When SOPA was rolling through Congress, there was a lot of loud protest not only by webizens, but also by many Internet behemoths like Wikipedia, Reddit, and even Google. When it comes to CISPA, on the other hand, expect no such help. It might surprise you to know that Facebook, which was rather quietly anti-SOPA during the blackouts, is actually pro-CISPA. And even though that might surprise you, it shouldn’t. Why? Because it makes total sense.
It bears repeating that CISPA is as much of a threat to the Internet as SOPA was, but that the threat is distinctly different. When it comes to individuals like you or me, both bills are bad news. SOPA stood to take away our favorite content hosting sites, social hangouts, and forums for user generated content. Naturally, the sites themselves — and their associated business people — were concerned about this as well. In contrast, CISPA presents a serious privacy breach to individuals, but from a site’s perspective, especially a social networking site’s perspective, it could actually be a boon, or at least a non-issue.
It pretty much comes down to this: Under CISPA, you wouldn’t be able to sue a site for giving up your information to the government. If you’re a site that doesn’t particularly care about your users’ privacy (read: Facebook), this is great. Whether or not Facebook, or any other site with information about you, is going to share your info with the government doesn’t really factor into it at all. For just about any site, CISPA means that something that is used to create lawsuits against them (even just potentially), no longer creates lawsuits against them. Convenient, right? This is a feature, not a bug.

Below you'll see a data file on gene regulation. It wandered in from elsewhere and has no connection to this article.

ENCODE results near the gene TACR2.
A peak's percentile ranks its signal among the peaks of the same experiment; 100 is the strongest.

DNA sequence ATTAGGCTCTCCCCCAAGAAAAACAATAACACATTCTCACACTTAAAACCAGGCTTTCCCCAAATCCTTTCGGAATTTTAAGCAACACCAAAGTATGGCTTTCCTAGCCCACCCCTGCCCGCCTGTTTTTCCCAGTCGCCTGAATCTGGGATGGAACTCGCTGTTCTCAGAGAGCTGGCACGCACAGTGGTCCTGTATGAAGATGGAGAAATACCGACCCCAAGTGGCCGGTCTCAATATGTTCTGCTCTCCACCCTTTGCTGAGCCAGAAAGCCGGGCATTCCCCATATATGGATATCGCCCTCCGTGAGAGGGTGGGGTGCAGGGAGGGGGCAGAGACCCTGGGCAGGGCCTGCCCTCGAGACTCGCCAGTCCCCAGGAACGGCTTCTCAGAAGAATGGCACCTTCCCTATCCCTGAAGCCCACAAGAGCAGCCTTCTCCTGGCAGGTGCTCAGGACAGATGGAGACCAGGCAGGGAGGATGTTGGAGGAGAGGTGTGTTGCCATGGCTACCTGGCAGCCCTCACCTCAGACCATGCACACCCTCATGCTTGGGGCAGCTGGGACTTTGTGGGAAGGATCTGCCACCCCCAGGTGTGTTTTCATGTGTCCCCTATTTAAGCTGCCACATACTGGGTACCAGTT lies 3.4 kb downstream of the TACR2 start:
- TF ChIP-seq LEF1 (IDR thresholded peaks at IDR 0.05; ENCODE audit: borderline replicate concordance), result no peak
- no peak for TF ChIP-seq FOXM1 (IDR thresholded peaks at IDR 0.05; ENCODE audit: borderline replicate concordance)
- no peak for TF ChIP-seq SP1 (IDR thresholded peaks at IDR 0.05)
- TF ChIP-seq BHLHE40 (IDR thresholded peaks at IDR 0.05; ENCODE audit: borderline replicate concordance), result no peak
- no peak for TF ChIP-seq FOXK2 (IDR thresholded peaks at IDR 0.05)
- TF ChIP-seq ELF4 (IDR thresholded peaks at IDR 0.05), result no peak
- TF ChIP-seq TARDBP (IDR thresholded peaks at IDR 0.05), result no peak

If you remember point number three in our little CISPA primer, you know that one of the bill’s problems is its overzealous protection information sharing. CISPA makes all sharers of cybersecurity information exempt from both federal and civil suits considering that CISPA supersedes all information privacy laws. If you were Facebook, wouldn’t you want to be protected from federal and civil suits whenever you can be? Especially when you are sharing information with the government, a touchy thing that you probably already do? Of course you would.
And what if you’re a site that doesn’t have a bunch of user information that the government is likely to want, or aren’t too keen on giving away info unless you are legally forced to? CISPA isn’t going to hurt you, exactly. I mean, it might hurt you, the owner of a site, as an individual, but it isn’t going to impede your site’s business. At worst, it’s free insurance against something that probably won’t happen, but might. Not much to get fired up about, is there? Supporting SOPA was a bad business move for online businesses. Supporting CISPA is a good one, or at least one that doesn’t matter. For now.
The only way it’ll become a bad decision is if individuals start acting up. Hopefully, some of those individuals will be ones at the helm of Internet giants, but unlike last time, it’s not as much of a default position to assume. If you’d like to be one of those individuals who is acting up, there are a few things you can do. Demand Progress has a handy “annoy Facebook about CISPA” action kit. You can also follow the @houseintelcomm Twitter account, something of a mascot for the pro-CISPA camp. It’s bound to help you keep things in mind and stay upset. There’s only so much you can do, but this time around it’s extra important that you do it since help from the big guys is a bit less certain.
(h/t Boing Boing, image via Demand Progress)
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